Most designers and brand owners dream about having an internationally recognized label that makes a handsome profit. But for brands that claim to be environmentally sustainable, achieving that dream may contradict the values their companies are built on. Are brands at risk of greenwashing if they pursue growth too aggressively? Does an environmentally sustainable brand have to be small by nature?
For brands to be authentically environmentally sustainable, they need to stop promoting excessive consumption.
Overconsumption of material items is at the root of our environmental conundrum. We are stripping the planet of its natural resources faster than they can be replenished and we are creating unthinkable amounts of pollution by turning these resources into products then shipping them all around the world only to be disposed of a short time later. If we want to solve issues like deforestation, global warming, and ocean pollution, we need to start by consuming less “stuff”. Brands can take the first step by encouraging their customers to shop only for what they need. Of course, this may hurt a brand’s profits, but their dedication to the planet will attract the right consumers for the right reasons.
A brand that produces new clothes and calls itself environmentally sustainable is already walking a fine line between honest marketing and greenwashing.
By letting consumption happen naturally instead of being pushed into excess, brands are not just caring for the environment, but they are also sidestepping accusations of greenwashing — marketing something as good for the planet when it is not. Shopping secondhand has been touted repeatedly as the best way to consume sustainably, but brands that are selling new products are trying to convince consumers that they too can be sustainable. A company that can prove it is prioritizing the environment in its operations will be in the best position to win over customers. Remaining small and passing up opportunities to scale up is a good way for brands to show that profits do not control their decisions. In the end, consumers are a lot more likely to believe marketing claims that come from a small and local brand rather than one that seems greedy and money-driven.
Brands, like Allbirds, are trying to justify their growth strategy, but some consumers are skeptical.
Allbirds is an excellent example of a company that has continued to grow and expand without compromising its values, at least that was until the brand announced it would start selling clothes. The sustainable shoe brand has ventured into accessories like socks and underwear since its launch in 2014 but recently added clothing like t-shirts, sweaters, and jackets to its inventory as well. The brand founders justified these additions saying they were trying to create something that is better than what is already on the market. However, consumers were skeptical of this, especially since there are brands like For Days, which specializes in recycled and returnable circular t-shirts — a more environmentally-friendly concept than Allbirds non-circular t-shirts. For the time being, Allbirds is just trialing clothing, and the expansion may end up being a failure, in which case the brand would possibly scrap the growth in inventory and focus on reaching new customers to buy their highly-rated shoes instead.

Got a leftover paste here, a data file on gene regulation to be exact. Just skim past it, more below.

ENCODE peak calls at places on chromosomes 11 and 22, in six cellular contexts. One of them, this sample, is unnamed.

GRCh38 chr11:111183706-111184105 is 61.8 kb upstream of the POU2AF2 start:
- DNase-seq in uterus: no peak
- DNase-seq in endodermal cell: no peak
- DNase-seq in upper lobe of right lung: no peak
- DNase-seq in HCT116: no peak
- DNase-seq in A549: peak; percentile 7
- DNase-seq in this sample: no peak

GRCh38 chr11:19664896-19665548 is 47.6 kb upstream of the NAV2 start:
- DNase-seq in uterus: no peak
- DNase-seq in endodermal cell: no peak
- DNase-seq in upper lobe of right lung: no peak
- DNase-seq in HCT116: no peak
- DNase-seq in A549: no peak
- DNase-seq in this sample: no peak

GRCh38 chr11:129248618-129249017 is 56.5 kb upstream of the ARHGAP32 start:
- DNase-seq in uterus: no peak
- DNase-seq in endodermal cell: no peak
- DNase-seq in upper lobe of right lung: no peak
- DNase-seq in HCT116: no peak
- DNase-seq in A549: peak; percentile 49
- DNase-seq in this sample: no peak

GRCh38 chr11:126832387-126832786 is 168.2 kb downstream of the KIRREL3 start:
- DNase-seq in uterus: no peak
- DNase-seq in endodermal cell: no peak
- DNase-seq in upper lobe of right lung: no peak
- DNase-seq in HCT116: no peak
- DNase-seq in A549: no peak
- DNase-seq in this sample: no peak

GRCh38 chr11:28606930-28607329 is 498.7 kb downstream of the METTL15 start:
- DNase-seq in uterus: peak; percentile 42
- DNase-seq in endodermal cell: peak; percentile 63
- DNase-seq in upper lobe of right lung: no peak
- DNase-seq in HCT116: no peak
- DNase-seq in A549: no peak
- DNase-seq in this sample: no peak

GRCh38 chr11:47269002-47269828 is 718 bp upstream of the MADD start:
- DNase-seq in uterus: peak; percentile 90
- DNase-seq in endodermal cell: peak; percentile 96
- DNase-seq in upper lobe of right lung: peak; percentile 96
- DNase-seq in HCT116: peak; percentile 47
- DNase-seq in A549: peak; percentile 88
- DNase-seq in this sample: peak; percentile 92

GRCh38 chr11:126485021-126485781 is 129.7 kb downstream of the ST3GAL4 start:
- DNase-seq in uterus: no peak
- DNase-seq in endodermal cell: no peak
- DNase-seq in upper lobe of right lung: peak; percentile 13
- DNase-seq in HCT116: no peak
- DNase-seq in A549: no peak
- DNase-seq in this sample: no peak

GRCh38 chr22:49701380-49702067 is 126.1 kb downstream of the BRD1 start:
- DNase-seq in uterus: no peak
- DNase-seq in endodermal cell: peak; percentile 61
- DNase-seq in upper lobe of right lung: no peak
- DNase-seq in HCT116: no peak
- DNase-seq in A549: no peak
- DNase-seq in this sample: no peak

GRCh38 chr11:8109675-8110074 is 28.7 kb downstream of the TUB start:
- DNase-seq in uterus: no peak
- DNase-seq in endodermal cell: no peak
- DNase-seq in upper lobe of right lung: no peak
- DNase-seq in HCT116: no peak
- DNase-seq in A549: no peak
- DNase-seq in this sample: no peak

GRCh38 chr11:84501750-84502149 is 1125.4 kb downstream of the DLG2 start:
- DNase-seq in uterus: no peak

There is no blanket “yes” or “no” answer to the question posed in this article. Some brands can scale up and increase their sales without compromising their core principles, while other brands will end up misleading customers and greenwashing their products. Which category a brand falls into is dependent on what they offer, how quickly they grow, and what sales tactics they use. A brand that: offers unique products, — Allbirds socks — grows slowly and steadily, and encourages sales to happen at a natural pace, will be able to scale up and maintain its environmental sustainability claim. A brand that: offers more of the same, — Allbirds t-shirts — grows too quickly, and pushes sales using price reductions to move inventory, is crossing over the greenwashing line.
The real question that should be asked here is why brands want to scale up at all? The New York Times just published a piece on the growing desire for brands to remain small, pointing out that there are plenty of talented designers who don’t want to become the next Marc Jacobs or Stella McCartney. Right now, especially, small brands and independent designers are able to better navigate the multitude of crises this year has thrown at the fashion industry. Brands should be overjoyed if they still have the freedom and flexibility to make rapid changes to their operations, because those are the businesses that will survive this. Medium and large brands, and even a few luxury labels, are struggling to adapt quickly enough, and as a result, they are being forced to reduce the size of their companies anyway. Maybe profitable brands should just be happy with their success and instead of trying to monopolize a sector of the industry, let other small brands have their chance to shine as well.